short bus wrote:
As hard as it is for professional pilots to accept, there is very little difference between them and a professional driver.
From someone who's done both, you're totally out to lunch.
No, wait!! He's right! I wonder how many of you pretentious, self-important pilots would be able to fly a good ILS approach in a Peterbilt 18-wheeler, or touch it down on glassy water on a short lake, or land it and bring it to a stop from highway speed on a seven hundred foot patch of esker?
How many of you could take a look at the infrared satellite image of the sea ice off Axel Heiburg Island and make an intelligent decision not to drive your Mack dump truck on it, taking into consideration the amount of time last month's open leads have been frozen and how many storms have deposited snow on the new ice?
How many of you pilots would bother to consult weather maps to decide if the icing would be worse than forecast and cause a problem for the de-icing boots an your international harvester? How many of you would be able to land a fully loaded cement truck after a night circling approach at minimums in blowing snow?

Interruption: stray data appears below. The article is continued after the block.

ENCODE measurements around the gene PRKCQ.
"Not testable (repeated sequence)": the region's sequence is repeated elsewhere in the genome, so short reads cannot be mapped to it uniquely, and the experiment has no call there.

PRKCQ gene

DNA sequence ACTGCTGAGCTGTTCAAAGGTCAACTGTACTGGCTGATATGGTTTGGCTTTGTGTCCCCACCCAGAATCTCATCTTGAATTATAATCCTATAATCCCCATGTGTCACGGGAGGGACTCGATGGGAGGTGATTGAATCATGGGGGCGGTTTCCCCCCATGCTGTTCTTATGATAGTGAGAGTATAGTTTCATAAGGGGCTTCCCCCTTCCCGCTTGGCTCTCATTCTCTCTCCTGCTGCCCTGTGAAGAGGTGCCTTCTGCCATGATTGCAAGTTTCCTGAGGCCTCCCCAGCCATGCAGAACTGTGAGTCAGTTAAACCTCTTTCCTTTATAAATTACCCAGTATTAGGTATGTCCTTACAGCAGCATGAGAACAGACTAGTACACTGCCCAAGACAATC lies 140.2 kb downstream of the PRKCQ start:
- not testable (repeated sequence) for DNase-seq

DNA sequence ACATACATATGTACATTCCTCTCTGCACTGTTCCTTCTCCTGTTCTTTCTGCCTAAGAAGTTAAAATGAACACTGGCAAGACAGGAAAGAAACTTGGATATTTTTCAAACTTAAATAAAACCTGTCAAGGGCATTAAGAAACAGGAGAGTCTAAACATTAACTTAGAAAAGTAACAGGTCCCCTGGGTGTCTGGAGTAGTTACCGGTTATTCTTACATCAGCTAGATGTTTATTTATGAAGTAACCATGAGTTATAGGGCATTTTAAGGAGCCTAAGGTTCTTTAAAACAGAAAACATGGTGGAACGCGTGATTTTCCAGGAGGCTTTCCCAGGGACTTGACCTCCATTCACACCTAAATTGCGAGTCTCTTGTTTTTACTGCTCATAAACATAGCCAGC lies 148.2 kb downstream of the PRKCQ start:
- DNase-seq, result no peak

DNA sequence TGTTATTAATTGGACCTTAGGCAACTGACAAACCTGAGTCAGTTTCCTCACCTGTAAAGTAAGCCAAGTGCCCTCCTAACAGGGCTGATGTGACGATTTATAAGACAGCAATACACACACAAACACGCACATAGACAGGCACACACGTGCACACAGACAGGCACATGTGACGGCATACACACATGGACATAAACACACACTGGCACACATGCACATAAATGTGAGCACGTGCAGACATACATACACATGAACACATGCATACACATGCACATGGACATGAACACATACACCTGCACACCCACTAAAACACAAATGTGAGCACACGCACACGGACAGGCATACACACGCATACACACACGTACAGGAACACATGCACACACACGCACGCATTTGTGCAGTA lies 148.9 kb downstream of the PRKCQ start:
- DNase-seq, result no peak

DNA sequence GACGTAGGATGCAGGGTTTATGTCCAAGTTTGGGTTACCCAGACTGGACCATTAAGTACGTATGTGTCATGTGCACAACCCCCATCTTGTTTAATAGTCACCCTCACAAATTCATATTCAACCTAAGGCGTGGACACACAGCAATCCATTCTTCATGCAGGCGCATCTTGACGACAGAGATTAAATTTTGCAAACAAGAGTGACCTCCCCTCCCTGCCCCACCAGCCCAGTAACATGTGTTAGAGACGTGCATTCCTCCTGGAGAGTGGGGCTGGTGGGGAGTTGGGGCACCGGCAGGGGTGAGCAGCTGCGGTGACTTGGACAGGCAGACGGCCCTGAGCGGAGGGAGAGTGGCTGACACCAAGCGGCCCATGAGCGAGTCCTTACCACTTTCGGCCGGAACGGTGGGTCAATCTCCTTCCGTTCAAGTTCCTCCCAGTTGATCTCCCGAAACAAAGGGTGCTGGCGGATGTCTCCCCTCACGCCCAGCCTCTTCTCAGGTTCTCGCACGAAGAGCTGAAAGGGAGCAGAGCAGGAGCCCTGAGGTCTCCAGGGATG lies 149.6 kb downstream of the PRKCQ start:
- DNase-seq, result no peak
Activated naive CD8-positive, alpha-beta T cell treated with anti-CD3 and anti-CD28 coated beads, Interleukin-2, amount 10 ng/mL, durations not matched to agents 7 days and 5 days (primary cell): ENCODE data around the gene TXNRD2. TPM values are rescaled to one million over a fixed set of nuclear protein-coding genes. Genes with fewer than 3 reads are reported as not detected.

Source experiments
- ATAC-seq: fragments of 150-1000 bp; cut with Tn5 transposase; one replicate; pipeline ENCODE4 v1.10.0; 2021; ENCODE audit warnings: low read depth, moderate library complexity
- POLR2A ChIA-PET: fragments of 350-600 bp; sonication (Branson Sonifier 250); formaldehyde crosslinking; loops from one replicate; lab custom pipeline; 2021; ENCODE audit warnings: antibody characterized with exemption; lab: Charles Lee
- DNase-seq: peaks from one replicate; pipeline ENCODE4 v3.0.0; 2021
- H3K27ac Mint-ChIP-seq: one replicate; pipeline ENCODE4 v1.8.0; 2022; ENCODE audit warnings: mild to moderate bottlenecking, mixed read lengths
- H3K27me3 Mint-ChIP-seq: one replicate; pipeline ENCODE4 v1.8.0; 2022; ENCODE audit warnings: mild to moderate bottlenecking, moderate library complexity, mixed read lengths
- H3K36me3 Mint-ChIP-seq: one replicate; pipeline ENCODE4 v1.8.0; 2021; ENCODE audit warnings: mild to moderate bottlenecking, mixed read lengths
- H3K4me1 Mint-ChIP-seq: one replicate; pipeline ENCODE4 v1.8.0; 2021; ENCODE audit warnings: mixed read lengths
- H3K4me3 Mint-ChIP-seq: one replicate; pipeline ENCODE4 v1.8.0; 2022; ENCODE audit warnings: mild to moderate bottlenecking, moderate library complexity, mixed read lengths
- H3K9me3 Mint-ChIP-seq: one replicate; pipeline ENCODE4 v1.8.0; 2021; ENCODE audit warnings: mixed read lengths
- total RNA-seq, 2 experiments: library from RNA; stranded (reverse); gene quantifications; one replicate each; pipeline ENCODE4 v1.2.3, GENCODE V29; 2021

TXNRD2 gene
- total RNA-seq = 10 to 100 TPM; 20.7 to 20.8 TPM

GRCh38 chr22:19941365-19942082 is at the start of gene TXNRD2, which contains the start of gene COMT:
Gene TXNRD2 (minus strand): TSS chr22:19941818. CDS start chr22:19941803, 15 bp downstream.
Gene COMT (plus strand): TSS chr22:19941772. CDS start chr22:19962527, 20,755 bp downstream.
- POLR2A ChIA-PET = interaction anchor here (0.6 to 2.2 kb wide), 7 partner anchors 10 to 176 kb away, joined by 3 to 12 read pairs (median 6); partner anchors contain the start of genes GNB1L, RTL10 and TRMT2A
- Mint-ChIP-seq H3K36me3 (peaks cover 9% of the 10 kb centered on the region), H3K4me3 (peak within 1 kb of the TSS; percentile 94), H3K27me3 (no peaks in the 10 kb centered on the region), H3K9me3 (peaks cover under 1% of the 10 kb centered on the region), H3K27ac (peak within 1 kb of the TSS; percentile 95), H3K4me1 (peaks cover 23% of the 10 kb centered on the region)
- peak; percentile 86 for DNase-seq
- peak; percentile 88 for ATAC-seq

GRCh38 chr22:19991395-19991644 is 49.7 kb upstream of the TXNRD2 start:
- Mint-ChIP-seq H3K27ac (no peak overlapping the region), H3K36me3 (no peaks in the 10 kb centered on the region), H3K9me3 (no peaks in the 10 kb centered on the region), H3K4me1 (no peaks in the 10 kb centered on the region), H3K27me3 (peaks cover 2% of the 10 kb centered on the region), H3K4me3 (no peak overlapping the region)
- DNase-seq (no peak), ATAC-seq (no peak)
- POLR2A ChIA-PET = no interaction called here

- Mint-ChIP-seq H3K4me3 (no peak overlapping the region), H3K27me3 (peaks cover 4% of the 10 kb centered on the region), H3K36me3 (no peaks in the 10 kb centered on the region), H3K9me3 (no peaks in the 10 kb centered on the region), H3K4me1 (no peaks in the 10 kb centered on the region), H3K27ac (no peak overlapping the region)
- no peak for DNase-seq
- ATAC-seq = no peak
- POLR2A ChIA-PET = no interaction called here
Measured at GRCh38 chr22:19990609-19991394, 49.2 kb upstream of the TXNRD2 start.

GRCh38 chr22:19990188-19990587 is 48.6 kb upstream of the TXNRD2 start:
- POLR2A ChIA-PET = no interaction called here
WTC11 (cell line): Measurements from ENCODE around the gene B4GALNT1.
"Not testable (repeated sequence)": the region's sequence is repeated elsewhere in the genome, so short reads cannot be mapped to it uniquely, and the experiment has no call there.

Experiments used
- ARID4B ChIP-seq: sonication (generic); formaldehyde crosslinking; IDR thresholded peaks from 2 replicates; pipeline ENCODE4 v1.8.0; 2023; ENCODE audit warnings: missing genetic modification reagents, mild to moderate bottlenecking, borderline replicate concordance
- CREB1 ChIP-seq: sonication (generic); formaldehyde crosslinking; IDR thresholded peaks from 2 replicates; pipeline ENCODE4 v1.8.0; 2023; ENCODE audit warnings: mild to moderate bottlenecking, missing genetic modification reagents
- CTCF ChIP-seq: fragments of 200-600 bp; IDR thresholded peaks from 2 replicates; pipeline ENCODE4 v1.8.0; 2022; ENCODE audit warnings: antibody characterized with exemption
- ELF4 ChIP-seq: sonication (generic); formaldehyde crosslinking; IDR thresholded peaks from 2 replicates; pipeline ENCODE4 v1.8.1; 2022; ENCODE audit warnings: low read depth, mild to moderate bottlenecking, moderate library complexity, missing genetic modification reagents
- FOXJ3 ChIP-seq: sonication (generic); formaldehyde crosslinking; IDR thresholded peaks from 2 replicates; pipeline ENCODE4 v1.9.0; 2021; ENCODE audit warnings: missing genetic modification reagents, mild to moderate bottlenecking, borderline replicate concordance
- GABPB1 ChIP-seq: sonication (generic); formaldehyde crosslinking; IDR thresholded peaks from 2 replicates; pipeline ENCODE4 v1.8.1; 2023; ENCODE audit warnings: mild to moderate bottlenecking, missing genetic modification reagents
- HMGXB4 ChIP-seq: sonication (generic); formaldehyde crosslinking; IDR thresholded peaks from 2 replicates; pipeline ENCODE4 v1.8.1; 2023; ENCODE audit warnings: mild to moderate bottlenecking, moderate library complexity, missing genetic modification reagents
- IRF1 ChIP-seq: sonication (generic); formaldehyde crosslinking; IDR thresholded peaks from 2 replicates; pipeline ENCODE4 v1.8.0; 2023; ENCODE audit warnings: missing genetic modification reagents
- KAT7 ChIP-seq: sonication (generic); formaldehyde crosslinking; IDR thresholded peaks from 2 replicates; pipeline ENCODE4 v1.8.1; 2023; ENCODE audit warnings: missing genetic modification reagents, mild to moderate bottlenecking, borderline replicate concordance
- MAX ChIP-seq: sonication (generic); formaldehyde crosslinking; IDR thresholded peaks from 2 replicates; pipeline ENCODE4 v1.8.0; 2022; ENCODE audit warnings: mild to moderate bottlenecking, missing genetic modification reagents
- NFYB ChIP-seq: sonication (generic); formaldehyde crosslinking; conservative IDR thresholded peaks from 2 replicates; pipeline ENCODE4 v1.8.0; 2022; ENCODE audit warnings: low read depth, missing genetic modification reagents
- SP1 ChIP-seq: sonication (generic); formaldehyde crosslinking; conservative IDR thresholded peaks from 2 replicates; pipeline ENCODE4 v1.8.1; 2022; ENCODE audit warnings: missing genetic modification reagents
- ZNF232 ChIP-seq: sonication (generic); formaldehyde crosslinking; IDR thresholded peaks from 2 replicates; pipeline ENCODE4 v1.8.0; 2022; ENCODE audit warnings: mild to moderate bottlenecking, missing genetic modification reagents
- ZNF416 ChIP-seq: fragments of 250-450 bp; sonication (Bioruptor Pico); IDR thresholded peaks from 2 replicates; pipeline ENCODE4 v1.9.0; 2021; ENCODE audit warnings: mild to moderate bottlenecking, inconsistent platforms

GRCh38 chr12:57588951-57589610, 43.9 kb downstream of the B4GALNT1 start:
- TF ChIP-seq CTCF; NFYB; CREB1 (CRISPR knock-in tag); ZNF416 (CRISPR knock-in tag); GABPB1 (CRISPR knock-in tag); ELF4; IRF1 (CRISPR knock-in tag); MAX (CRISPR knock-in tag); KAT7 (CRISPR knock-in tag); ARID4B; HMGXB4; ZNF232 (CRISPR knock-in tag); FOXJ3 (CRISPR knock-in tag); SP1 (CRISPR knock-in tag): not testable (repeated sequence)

None of you, that's who. That is a job for a truck driver, not a snivelling, wimpy pilot who works harder trying to make his job sound important than he does loading or "driving" his plane.
Actually, being a truck driver is more like being a foreign diplomat. Here are some of the similarities:
They both have a job
They both work hard (or claim to)
They both have unpredictable schedules
They both spend lots of time away from home.
They both sometimes have to go to work early.
There is an embassy and a truck driving school in Toronto
They both live in houses, or apartments.
They both occasionally choose to drink Dos Equis
They both sometimes use stimulants